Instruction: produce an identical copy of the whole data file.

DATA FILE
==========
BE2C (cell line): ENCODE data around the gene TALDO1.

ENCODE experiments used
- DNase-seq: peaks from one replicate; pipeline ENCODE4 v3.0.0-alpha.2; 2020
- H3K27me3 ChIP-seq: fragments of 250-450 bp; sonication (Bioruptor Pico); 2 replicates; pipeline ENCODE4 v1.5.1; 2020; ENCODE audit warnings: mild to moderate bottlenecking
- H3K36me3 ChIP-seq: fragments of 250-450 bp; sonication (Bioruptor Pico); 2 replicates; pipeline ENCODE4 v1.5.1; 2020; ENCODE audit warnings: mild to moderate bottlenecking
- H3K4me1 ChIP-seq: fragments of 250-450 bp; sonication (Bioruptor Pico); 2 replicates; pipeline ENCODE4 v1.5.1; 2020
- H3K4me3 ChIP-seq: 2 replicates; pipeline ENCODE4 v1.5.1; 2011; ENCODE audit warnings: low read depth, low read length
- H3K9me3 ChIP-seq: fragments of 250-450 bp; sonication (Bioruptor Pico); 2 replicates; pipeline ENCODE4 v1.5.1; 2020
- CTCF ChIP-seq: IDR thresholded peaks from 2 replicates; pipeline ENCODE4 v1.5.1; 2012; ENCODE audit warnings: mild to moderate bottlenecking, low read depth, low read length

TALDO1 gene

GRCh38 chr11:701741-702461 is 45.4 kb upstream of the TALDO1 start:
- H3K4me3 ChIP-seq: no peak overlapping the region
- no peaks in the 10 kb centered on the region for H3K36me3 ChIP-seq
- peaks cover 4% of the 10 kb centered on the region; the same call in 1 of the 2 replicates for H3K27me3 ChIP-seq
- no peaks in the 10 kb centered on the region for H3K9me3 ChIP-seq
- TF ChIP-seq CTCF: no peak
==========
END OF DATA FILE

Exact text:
BE2C (cell line): ENCODE data around the gene TALDO1.

ENCODE experiments used
- DNase-seq: peaks from one replicate; pipeline ENCODE4 v3.0.0-alpha.2; 2020
- H3K27me3 ChIP-seq: fragments of 250-450 bp; sonication (Bioruptor Pico); 2 replicates; pipeline ENCODE4 v1.5.1; 2020; ENCODE audit warnings: mild to moderate bottlenecking
- H3K36me3 ChIP-seq: fragments of 250-450 bp; sonication (Bioruptor Pico); 2 replicates; pipeline ENCODE4 v1.5.1; 2020; ENCODE audit warnings: mild to moderate bottlenecking
- H3K4me1 ChIP-seq: fragments of 250-450 bp; sonication (Bioruptor Pico); 2 replicates; pipeline ENCODE4 v1.5.1; 2020
- H3K4me3 ChIP-seq: 2 replicates; pipeline ENCODE4 v1.5.1; 2011; ENCODE audit warnings: low read depth, low read length
- H3K9me3 ChIP-seq: fragments of 250-450 bp; sonication (Bioruptor Pico); 2 replicates; pipeline ENCODE4 v1.5.1; 2020
- CTCF ChIP-seq: IDR thresholded peaks from 2 replicates; pipeline ENCODE4 v1.5.1; 2012; ENCODE audit warnings: mild to moderate bottlenecking, low read depth, low read length

TALDO1 gene

GRCh38 chr11:701741-702461 is 45.4 kb upstream of the TALDO1 start:
- H3K4me3 ChIP-seq: no peak overlapping the region
- no peaks in the 10 kb centered on the region for H3K36me3 ChIP-seq
- peaks cover 4% of the 10 kb centered on the region; the same call in 1 of the 2 replicates for H3K27me3 ChIP-seq
- no peaks in the 10 kb centered on the region for H3K9me3 ChIP-seq
- TF ChIP-seq CTCF: no peak